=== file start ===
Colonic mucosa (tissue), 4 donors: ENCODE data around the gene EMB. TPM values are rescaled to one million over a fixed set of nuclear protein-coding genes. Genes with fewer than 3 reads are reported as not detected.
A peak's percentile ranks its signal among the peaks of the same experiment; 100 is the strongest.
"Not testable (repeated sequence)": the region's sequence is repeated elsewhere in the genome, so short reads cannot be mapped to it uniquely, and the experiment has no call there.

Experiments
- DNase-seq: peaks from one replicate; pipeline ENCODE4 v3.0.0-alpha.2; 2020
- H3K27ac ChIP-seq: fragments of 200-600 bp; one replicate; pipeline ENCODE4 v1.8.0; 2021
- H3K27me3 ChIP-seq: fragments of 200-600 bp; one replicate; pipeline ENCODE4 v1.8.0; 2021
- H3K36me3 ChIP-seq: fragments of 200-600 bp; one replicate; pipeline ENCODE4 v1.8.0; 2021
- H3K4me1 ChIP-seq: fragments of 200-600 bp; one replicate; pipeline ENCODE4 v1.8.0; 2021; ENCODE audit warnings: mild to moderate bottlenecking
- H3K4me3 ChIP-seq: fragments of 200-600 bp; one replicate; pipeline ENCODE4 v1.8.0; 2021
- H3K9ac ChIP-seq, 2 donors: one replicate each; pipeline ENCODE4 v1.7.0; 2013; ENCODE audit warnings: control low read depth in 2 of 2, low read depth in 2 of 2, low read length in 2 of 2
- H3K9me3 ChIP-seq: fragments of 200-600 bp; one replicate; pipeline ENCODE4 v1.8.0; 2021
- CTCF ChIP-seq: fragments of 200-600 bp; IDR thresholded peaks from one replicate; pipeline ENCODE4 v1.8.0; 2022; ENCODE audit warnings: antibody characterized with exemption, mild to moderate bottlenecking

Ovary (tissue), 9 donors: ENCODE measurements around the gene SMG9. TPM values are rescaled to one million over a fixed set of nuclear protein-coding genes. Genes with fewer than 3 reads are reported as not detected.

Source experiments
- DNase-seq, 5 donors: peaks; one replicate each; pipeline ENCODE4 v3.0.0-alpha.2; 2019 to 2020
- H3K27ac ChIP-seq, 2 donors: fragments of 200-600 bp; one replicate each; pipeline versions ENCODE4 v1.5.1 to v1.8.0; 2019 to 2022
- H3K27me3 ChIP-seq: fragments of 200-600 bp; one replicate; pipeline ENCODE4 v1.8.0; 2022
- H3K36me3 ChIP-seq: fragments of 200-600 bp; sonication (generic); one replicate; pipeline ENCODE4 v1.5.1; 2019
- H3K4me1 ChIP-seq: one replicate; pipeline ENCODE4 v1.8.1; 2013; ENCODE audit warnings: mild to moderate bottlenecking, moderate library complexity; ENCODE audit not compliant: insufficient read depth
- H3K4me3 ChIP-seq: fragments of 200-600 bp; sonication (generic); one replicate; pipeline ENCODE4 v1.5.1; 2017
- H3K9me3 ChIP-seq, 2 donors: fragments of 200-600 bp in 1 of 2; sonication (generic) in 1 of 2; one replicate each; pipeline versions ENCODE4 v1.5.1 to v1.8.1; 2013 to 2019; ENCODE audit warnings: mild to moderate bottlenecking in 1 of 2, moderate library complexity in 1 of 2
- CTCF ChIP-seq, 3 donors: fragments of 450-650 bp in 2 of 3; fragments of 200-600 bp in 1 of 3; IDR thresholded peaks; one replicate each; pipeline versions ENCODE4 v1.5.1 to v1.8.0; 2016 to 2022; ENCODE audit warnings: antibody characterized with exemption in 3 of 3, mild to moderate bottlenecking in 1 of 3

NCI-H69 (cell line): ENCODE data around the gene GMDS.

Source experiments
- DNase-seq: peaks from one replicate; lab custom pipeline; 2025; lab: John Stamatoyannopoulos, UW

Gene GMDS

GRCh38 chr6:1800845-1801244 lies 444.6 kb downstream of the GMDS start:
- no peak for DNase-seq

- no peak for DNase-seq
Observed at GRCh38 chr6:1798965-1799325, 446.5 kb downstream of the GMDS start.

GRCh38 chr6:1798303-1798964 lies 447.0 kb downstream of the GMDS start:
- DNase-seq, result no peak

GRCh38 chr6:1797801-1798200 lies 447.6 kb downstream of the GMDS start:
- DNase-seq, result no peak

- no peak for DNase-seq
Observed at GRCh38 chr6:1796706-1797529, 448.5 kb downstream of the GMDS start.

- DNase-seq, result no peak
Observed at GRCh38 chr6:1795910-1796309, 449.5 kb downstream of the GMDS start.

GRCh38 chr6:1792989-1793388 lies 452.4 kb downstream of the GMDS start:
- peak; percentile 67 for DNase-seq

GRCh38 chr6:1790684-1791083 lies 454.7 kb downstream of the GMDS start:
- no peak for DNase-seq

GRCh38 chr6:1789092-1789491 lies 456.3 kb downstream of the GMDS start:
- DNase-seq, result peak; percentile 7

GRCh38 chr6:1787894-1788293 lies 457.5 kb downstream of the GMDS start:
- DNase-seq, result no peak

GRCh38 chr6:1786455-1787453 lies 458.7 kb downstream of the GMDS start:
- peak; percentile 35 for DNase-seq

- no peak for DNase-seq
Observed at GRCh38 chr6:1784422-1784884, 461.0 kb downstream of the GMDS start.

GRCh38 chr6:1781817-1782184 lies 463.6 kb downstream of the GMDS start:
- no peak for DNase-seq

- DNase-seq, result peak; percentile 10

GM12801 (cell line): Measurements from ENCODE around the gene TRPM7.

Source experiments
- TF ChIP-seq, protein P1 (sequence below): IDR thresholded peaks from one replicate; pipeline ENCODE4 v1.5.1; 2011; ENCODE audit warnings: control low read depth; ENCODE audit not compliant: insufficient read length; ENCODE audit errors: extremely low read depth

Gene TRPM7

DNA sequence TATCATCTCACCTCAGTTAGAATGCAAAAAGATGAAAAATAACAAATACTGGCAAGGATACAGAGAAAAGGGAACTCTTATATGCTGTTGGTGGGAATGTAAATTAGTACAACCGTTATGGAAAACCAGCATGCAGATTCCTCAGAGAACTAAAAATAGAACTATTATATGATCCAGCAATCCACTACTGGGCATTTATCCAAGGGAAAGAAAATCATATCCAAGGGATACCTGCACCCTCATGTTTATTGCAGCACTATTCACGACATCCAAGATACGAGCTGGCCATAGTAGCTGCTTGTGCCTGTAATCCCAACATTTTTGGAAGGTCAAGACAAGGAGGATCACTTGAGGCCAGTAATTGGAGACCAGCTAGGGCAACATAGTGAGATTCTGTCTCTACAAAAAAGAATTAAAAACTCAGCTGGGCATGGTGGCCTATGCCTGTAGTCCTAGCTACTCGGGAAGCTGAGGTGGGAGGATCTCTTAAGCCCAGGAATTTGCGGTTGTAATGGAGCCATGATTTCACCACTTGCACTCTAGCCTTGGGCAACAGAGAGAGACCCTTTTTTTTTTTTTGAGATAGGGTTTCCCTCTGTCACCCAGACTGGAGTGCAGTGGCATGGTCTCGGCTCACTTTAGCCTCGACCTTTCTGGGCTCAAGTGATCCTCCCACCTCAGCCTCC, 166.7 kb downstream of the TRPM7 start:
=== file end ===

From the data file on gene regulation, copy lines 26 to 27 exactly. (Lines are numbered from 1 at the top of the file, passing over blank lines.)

- DNase-seq: peaks from one replicate; lab custom pipeline; 2025; lab: John Stamatoyannopoulos, UW

Gene GMDS